Anaura Bay is another site of great historical significance, one of the earliest encounters between Captain Cook and Maori in 1769 was right here. Captain Cook’s diary tells of the early encounter and their forays on shore to get water and wood.
The online diaries of our early explorers give an amazing insight into these journeys and they’re all freely available and I’d encourage anyone with an interest in our early history to read them. It certainly brings a journey to the East Cape to life when you’re standing on the spot with the words written by the very people that were there.
After our wonderful lunch at Judy’s we continued on to Gisborne, on the way, of course, stopping in at Tolaga Bay for a walk out on the iconic wharf.
Day 4 Gisborne - Rere Falls - Eastwoodhill Arboretum - Gisborne
Today we explored the countryside around Gisborne. First stop was the picturesque Rere Falls about half an hour inland from the city. This area, Ngatapa, was also the site of a major engagement in the East Coast Wars between the rebel leader Te Kooti and the pursuing British troops.
Our highlight of the day without a doubt, was Eastwoodhill Arboretum and the story behind it is fascinating. This is the National Arboretum of New Zealand, a truly impressive collection of 4,000 different trees from all over the world.
Eastwoodhill was the life’s work of Douglas Cook, a larger than life Gisborne character who was inspired to create one of the largest collections of trees in the world after convalescing in the English countryside from wounds he suffered in World War 1.
We were driven all over the property in their open topped 4WD by the curator, Martin and, on the way, he shared his expert knowledge as well as colourful stories about “Cookie”, such as how unannounced guests would be surprised by his habit of working in the garden wearing nothing but one single gumboot!
Now it wouldn’t be a visit to Gisborne without trying some famous local wines so after saying goodbye to Martin and the tranquil green world of Eastwoodhill, we headed back towards town to treat ourselves to lunch and wine tasting at our favourite Gisborne winery, then on to the excellent Tairawhiti Museum while others took the option of a walk through town.
I have to give mention here to the wonderful dinners and super friendly service we enjoyed at The Works and USSCo (Union Steam Ship Company) restaurants. And our breakfasts at the Flagship Cafe were works of art (no joke, see the photo below).
Day 5 - Gisborne - Tiromoana Garden - Waioeka Gorge - Rotorua
We started the day with a visit to another significant site in New Zealand history, the lookout on Kaiti Hill overlooking the place where Captain Cook first landed here in Aotearoa on 9 October 1769.
We took in the scenery and I took a moment to read a few passages from Cook’s diary. This auspicious first encounter between European and Māori is controversial but a real part of our nation's story.
To compliment our coastal journey to Gisborne, our return trip was inland through the Waioeka Gorge. The forest clad hills and winding river views were a striking contrast to the landscapes of the coast for our journey back through Ōpōtiki and on to Rotorua.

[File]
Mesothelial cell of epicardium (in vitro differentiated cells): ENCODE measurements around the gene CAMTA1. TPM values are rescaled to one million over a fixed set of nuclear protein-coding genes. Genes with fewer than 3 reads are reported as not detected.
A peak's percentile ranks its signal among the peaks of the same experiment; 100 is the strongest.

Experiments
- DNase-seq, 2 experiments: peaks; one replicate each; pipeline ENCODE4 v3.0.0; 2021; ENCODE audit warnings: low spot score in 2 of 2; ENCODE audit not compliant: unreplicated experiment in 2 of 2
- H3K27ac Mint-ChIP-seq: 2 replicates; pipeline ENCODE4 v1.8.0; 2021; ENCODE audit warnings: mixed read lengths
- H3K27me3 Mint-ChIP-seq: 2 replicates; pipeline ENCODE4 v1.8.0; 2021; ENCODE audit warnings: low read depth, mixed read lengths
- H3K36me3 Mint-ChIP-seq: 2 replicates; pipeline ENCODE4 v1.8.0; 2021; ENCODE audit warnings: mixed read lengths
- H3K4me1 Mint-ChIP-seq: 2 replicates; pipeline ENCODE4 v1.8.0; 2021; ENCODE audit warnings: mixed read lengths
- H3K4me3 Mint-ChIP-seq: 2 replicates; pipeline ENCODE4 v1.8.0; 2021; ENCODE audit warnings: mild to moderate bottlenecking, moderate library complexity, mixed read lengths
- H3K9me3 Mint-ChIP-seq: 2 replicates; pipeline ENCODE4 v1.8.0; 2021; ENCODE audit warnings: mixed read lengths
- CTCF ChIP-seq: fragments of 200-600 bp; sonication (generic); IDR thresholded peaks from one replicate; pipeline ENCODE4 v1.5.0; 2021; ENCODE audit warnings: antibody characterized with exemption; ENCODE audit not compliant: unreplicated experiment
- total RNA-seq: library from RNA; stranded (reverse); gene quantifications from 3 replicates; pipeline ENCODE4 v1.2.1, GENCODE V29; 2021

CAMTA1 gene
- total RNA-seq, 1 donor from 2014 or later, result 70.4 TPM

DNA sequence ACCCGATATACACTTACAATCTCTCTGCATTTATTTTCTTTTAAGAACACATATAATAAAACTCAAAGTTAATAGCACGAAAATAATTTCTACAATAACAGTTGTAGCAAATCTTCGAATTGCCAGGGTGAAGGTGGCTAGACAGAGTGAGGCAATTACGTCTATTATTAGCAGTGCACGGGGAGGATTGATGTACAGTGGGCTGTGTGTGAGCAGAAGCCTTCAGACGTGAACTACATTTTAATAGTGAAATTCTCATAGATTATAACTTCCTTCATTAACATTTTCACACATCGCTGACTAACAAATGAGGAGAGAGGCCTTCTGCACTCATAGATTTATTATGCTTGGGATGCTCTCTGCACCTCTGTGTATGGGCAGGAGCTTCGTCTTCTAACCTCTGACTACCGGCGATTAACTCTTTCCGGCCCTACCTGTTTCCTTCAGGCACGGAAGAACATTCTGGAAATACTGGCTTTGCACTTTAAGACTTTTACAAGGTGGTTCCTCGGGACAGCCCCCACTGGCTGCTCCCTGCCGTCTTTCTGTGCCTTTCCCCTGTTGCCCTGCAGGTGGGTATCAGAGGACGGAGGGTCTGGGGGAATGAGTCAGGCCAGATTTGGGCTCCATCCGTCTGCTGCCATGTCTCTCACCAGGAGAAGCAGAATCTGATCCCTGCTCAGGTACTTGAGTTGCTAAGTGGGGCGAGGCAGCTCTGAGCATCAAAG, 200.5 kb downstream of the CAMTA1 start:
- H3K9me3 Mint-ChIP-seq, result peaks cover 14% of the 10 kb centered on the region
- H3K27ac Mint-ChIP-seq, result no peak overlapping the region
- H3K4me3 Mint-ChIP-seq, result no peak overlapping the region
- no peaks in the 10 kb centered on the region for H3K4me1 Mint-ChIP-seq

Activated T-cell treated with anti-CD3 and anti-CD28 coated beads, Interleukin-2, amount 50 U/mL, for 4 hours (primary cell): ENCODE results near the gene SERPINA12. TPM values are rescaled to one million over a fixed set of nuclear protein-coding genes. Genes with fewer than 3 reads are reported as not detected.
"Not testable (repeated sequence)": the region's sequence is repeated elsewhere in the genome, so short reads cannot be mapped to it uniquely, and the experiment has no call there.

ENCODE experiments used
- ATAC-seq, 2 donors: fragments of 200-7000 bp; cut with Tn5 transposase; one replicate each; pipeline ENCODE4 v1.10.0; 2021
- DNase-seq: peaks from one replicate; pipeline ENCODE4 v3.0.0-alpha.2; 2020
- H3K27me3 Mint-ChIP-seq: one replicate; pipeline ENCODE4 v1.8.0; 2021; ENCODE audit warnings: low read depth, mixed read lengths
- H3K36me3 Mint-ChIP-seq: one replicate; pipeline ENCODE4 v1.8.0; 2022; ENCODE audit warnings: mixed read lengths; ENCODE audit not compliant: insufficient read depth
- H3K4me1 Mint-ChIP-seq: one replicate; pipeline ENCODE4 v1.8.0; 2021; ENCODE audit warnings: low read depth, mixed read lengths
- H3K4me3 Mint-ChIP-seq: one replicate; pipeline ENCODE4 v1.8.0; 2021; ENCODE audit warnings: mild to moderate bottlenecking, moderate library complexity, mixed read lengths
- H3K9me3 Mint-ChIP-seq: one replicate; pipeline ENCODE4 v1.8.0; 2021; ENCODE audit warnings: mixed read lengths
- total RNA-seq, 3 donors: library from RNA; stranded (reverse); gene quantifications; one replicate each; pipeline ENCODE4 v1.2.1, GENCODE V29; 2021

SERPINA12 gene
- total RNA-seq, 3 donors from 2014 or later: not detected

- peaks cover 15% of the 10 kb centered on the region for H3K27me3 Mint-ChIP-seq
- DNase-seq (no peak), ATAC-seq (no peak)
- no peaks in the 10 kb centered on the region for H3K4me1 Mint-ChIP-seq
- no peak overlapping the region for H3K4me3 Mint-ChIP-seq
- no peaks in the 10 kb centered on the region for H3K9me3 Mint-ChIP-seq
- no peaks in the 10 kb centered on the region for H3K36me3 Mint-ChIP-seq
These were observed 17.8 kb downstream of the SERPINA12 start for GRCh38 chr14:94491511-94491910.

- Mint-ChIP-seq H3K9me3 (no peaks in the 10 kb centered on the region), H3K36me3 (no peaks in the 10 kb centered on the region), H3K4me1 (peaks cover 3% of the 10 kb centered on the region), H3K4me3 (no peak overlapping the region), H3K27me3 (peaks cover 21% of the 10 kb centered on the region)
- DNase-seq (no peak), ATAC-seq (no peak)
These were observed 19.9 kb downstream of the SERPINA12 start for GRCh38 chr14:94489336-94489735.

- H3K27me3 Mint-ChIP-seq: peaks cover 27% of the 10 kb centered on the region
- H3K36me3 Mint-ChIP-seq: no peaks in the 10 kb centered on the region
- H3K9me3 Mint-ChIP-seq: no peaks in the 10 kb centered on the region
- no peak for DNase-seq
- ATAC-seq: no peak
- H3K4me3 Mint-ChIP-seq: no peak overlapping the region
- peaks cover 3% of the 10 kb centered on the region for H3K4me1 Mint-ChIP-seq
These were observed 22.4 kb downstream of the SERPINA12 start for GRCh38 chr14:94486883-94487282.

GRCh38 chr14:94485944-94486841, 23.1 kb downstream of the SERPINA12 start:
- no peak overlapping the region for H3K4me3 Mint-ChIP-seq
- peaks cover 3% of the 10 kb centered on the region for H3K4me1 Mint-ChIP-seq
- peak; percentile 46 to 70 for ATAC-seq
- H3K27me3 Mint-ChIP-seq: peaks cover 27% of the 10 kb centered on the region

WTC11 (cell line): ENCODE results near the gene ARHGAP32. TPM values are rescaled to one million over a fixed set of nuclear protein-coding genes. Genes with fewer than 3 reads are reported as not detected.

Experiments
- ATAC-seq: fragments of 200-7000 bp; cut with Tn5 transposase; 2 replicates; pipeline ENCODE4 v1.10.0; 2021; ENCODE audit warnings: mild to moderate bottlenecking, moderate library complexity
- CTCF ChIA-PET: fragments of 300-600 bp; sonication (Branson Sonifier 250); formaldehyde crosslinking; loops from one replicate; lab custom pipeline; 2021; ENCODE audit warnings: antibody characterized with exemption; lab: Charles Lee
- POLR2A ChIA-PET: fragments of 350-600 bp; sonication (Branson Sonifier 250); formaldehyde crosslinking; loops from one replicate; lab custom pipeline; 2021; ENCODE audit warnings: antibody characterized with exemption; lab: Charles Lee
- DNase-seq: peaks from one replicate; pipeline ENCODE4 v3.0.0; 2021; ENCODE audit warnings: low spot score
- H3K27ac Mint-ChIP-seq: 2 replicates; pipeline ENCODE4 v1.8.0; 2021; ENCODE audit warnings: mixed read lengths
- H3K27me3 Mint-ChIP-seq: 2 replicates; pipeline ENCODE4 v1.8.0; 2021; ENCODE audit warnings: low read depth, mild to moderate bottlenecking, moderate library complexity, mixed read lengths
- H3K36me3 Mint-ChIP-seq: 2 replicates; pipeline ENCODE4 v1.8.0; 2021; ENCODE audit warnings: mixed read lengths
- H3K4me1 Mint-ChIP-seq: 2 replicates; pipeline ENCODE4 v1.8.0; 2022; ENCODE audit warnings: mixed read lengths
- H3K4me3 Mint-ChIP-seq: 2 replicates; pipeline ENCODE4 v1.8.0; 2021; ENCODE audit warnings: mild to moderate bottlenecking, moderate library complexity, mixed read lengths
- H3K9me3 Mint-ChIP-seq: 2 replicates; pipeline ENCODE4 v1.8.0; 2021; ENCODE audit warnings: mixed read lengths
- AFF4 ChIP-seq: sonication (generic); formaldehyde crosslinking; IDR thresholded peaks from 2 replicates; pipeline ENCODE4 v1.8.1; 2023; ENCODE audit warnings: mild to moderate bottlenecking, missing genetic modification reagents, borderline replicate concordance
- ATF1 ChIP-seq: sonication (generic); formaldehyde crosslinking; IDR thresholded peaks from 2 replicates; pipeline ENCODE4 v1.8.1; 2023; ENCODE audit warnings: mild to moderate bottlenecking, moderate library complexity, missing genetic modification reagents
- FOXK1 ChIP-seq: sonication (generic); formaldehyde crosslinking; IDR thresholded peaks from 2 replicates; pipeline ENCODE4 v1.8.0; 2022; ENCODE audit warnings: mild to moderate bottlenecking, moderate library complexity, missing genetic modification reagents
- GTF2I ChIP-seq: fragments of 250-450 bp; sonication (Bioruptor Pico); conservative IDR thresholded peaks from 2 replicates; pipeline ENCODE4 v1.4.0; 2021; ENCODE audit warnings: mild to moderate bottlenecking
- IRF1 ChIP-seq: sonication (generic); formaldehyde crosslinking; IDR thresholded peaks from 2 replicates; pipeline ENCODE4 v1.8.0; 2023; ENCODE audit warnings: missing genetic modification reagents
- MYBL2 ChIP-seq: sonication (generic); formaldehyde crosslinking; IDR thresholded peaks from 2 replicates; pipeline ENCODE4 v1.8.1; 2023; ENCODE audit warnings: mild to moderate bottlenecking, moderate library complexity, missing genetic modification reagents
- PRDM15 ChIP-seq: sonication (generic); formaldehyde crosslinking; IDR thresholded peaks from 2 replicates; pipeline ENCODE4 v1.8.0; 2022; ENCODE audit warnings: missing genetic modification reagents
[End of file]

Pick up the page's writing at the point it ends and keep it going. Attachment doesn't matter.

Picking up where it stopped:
This is also the route taken by Māori parties in the 1830s, dragging their waka through the bush for miles to meet up with the next stream, we pass right by one of the most famous of these sites at Hongi's track.
Rotorua felt like the big smoke after the tiny settlements of the East Cape, but we all enjoyed the comforts of our Lakeside Hotel, including the inhouse natural hot pools.
Day 6 - Explore Rotorua - Lake Tarawera - Auckland
Our last morning was spent exploring Rotorua and the surrounding lakes area.
First we visited geothermal Kuirau Park, there can’t be many cities in the world which have bubbling mud and steaming vents in a public park. Then we met our guide for a tour of the Rotorua Museum gardens.
We then headed out to Lake Tarawera for lunch with the locals - Karen, her husband David Walmsley, and their daughter Tracy are like family now. They trace their Tarawera guiding heritage back to Guide Sophia, one of the most famous Rotorua guides of all.
Guide Sophia was immortalised in a Gottfried Lindauer painting and foresaw the Mt Tarawera eruption in 1886 with a vision of a “ghost waka” on the lake. Over the years meeting Karen and Tracy we know what people remember more than anything is the warmth of their welcome.
Karen and Tracy also guided us on our visit to Te Wairoa Buried Village and Museum. We were sad to say goodbye and reluctantly started the journey back north.
For all of us, this was a wonderful week in a part of the country none of us had spent much time in before. The combination of the scenery, Māori and European history and the friendly people we met along the way made it the perfect escape with a real feeling of getting to know our own country a little better than before.
I hope you enjoyed this recollection of our trip, of course nothing beats visiting first hand. Our East Cape Caper trip has been a favourite for over 15 years and we’ll be off again this coming season. We’d love you to join us!
If you’d like to see more pictures from the trip you can see more about our East Cape Caper 6 day tour here.